Tangy Tales: Make Your Sambar Tangy With These Solid Tips
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I like my sambar hot and tangy. There I said it. There are enough and many versions of this lentil-based stew, some spicy, some sweet. But I have found my ‘type’. Sambar is a massively popular South Indian delicacy, and many like to argue that it has Maratha roots. That’s right, sambar or rather its precursor may have been developed in the kitchens of Thanjavur Marathas. As per a popular legend, the origins of sambar go back to the reign of Shahuji I, during the latter half of fifteenth century. The cooks in his kitchen may have tweaked 'Amti', another famous lentil preparation, by using tur dal instead of moong dal, tamarind was brought in place of kokum, and this dish that they had created was possibly named after Shambhaji, a Maratha emperor who was a royal visitor on that day. Slowly over the years the term ‘Sambar’ or ‘Sambhar’ a derivative of ‘Shambhaji’ stuck them with the dish. There are, of course, theories galore. Today, sambar has become a mainstay at almost every South Indian household and restaurant. In addition to the lentils, the stew is also replete with many local and seasonal vegetables like brinjal, potatoes, pumpkin, french beans, drumsticks, carrots, okra, etc., a wholesome main course dish in Indian cuisine.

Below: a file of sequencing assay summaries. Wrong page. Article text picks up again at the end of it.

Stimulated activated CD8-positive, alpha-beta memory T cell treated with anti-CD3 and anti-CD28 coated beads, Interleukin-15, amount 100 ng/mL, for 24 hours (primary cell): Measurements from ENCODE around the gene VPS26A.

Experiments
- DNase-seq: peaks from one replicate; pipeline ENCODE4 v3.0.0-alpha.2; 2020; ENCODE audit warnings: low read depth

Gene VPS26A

Cooking Tangy Sambhar

Coming back to my penchant for ‘tangy’ sambhar. It is a difficult path to tread, for balance is everything in a sambhar. So how do you make the stew tangier without toppling the delicate balance of flavours it is famous for?

One way is to use fresh tamarind and tomatoes. The freshness guarantees good results. Also, be mindful of the amount of tamarind used. If the tomatoes are already quite sour, reduce the amount of tamarind accordingly and vice versa. Throwing a bit of jaggery in the mix can also do wonders in highlighting this tanginess. Don’t get us wrong, and we are not telling you to dunk in a whole block of jaggery but just a bit. It renders the same impact as a bit of salt in sweet dishes.

So by now, we have established that tamarind is key, but is there a specific timing to add the same. As per experts, add it towards the end so that the tanginess is retained, a smattering of amchur or raw mango powder after the addition of tamarind could also be a valuable addition at this point.

So what to do when you don't have tamarind? The most trusted substitutes, in this case, would be sour tomatoes and kokum. However, if you use tamarind pulp in your sambhar, you can also substitute it with the pulp of raw mangoes.

As you can see, raw mangoes, tomatoes, curd, tamarind, kokum are typical souring agents in Indian cooking, and all you need is to find a proper way to use some of these in your sambhar for the lovely zestful result

 Are you craving some hot sambhar already? Here’s a recipe you are sure to love.